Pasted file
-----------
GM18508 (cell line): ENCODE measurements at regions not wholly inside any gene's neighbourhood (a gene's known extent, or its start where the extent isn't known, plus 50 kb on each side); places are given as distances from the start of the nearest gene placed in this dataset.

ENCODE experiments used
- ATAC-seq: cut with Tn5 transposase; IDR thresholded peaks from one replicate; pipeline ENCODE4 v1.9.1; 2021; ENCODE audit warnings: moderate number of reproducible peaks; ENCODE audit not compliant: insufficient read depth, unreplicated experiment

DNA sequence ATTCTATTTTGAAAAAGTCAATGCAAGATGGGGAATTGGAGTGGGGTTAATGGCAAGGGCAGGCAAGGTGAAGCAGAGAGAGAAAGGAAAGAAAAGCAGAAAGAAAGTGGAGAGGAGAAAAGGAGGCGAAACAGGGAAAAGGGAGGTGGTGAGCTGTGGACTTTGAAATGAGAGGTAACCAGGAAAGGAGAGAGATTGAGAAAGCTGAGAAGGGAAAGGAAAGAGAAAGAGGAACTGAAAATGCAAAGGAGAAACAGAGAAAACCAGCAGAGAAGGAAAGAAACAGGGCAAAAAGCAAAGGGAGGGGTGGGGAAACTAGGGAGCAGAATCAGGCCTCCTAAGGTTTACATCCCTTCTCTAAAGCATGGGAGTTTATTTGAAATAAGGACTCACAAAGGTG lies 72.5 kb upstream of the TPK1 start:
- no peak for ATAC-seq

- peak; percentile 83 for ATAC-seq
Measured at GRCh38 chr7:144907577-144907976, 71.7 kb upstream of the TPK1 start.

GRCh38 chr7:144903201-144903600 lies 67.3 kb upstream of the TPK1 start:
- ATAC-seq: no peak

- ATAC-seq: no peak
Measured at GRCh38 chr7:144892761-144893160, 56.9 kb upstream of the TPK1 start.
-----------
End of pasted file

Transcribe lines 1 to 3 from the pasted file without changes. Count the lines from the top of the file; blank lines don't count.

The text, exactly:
GM18508 (cell line): ENCODE measurements at regions not wholly inside any gene's neighbourhood (a gene's known extent, or its start where the extent isn't known, plus 50 kb on each side); places are given as distances from the start of the nearest gene placed in this dataset.

ENCODE experiments used
- ATAC-seq: cut with Tn5 transposase; IDR thresholded peaks from one replicate; pipeline ENCODE4 v1.9.1; 2021; ENCODE audit warnings: moderate number of reproducible peaks; ENCODE audit not compliant: insufficient read depth, unreplicated experiment